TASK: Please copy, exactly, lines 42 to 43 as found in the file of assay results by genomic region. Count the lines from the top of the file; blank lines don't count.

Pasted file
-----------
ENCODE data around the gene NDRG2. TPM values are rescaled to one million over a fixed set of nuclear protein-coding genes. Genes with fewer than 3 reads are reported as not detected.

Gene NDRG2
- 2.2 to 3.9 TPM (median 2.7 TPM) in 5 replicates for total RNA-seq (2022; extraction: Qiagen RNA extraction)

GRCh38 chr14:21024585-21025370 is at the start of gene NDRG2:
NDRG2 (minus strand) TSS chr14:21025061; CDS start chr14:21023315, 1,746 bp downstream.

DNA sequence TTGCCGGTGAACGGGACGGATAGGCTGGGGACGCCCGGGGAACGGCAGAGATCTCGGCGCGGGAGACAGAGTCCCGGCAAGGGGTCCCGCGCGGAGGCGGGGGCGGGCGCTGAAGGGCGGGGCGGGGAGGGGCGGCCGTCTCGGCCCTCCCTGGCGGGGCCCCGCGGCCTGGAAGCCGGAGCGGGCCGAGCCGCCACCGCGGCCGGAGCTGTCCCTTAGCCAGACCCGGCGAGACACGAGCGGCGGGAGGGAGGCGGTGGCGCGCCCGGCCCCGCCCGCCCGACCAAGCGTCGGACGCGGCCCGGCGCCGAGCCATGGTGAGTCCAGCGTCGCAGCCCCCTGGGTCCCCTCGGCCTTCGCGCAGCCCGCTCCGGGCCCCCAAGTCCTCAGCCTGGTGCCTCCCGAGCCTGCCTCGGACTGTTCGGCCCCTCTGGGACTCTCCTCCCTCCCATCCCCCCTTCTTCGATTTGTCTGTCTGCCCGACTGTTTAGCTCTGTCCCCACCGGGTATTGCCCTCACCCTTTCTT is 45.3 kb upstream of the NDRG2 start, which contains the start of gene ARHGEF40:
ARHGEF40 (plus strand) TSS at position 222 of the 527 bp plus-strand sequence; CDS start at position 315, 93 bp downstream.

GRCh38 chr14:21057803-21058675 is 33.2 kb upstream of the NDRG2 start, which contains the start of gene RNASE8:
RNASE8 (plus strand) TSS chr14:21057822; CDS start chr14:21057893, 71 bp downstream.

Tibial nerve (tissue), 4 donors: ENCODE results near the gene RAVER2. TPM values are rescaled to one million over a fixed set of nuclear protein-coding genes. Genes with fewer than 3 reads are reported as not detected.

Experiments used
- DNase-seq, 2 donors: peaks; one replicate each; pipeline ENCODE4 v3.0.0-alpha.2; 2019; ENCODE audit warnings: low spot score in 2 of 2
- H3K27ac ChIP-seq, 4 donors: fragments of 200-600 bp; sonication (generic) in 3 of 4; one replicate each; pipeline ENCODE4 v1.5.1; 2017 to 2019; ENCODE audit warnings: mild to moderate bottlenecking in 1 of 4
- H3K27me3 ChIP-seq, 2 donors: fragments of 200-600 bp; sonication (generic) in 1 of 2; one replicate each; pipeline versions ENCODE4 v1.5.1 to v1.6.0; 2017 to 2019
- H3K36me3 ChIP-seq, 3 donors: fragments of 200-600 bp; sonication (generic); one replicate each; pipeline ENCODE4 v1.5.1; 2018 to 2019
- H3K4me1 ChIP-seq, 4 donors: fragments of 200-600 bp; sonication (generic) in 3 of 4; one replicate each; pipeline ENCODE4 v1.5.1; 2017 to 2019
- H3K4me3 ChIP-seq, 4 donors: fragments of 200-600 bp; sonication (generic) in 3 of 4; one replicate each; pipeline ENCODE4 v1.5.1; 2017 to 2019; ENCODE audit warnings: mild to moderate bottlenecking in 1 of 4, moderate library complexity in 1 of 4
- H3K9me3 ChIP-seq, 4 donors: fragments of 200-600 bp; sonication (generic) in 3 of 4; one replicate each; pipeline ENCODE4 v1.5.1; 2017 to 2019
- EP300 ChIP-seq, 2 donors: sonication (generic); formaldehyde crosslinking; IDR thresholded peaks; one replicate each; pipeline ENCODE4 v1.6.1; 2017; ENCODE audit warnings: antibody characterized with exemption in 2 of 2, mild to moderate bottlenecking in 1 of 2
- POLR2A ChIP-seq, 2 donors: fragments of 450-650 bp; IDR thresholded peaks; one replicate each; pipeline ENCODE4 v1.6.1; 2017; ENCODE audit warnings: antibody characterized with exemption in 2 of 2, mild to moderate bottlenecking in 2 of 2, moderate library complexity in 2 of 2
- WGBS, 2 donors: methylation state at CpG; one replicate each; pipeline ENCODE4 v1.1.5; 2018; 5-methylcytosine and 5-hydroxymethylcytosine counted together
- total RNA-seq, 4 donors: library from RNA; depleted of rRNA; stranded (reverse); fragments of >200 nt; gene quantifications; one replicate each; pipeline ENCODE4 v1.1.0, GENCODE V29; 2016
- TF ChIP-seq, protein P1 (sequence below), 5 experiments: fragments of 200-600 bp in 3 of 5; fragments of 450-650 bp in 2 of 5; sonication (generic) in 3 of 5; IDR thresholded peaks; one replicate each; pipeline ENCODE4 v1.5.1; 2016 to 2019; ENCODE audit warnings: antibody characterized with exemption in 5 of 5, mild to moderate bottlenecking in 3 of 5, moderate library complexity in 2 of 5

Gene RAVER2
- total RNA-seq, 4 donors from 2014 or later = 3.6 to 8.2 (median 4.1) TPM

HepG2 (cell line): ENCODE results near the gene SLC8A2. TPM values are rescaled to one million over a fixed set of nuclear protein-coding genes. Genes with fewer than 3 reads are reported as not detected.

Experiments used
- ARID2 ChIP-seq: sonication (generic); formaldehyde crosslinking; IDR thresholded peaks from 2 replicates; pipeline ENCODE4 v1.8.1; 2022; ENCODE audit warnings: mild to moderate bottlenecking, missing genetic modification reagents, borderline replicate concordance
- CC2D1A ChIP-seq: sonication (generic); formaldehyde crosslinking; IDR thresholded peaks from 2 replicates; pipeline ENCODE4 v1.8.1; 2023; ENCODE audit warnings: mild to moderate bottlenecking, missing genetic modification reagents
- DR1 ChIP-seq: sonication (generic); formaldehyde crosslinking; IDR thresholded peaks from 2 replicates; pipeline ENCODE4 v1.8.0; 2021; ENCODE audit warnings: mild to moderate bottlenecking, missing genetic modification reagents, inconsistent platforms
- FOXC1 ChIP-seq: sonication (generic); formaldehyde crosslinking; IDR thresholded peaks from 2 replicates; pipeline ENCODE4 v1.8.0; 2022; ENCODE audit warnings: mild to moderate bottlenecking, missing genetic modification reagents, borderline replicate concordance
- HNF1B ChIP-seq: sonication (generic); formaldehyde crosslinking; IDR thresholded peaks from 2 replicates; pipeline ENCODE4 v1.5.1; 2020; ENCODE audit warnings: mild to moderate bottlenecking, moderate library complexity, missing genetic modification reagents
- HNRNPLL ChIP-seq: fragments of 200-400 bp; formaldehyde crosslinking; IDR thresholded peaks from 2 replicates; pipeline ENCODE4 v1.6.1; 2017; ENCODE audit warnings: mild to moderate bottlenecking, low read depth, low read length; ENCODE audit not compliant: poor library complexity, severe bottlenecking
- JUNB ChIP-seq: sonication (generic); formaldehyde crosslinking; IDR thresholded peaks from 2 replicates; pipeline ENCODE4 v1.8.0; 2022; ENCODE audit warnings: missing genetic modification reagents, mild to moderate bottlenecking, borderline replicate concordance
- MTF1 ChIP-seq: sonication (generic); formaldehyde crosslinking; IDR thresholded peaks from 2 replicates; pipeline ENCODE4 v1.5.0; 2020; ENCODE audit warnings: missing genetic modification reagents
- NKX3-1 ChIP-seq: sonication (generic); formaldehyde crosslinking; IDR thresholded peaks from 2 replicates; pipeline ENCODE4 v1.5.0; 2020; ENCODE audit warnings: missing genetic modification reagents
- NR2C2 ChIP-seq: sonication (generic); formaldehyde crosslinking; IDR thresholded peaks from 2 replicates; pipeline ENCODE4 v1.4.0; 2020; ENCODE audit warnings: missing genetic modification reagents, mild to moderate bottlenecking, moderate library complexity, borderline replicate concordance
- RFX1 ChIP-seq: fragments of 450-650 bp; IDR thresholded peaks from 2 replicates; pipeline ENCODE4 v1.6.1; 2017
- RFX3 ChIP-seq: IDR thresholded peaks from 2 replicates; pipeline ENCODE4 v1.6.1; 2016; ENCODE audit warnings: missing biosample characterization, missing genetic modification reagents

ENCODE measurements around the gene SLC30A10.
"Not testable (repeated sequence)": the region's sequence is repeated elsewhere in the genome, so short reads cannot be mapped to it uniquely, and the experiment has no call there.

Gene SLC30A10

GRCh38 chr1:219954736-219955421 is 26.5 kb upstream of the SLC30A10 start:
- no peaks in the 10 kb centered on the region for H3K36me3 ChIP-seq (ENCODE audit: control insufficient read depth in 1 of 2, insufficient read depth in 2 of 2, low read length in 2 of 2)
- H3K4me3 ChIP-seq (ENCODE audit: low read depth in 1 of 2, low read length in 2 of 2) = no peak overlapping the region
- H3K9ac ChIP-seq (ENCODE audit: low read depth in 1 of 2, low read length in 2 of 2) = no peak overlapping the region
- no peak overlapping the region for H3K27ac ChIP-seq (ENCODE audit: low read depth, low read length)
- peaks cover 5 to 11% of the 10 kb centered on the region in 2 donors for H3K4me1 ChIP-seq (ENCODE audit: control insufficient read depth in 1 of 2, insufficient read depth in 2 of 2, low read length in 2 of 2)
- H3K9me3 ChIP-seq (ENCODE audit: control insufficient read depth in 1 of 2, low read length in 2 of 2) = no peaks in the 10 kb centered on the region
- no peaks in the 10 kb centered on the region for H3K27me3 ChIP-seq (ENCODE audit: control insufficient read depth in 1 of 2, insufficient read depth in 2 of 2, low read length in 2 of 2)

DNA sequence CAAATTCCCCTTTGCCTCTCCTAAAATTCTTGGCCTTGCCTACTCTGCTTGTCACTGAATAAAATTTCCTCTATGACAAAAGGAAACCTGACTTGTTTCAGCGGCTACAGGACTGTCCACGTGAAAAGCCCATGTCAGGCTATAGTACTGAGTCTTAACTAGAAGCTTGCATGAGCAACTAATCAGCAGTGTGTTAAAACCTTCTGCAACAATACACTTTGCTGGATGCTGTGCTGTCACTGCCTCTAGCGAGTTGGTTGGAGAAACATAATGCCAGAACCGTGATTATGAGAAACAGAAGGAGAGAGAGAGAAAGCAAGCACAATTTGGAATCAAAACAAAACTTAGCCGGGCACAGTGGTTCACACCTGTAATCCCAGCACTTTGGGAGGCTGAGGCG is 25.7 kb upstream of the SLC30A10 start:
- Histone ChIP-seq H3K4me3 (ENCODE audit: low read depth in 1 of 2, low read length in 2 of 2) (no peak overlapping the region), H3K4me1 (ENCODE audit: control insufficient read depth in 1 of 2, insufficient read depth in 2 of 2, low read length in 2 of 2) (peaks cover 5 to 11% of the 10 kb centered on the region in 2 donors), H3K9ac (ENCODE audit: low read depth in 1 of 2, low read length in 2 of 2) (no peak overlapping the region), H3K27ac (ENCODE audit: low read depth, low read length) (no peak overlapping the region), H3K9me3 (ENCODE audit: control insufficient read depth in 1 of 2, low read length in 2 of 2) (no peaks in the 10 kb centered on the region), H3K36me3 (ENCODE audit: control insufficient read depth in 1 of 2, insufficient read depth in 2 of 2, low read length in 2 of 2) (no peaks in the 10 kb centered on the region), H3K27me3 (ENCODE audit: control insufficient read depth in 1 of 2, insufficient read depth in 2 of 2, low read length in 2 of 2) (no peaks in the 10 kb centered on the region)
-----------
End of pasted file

Gene SLC30A10

GRCh38 chr1:219954736-219955421 is 26.5 kb upstream of the SLC30A10 start: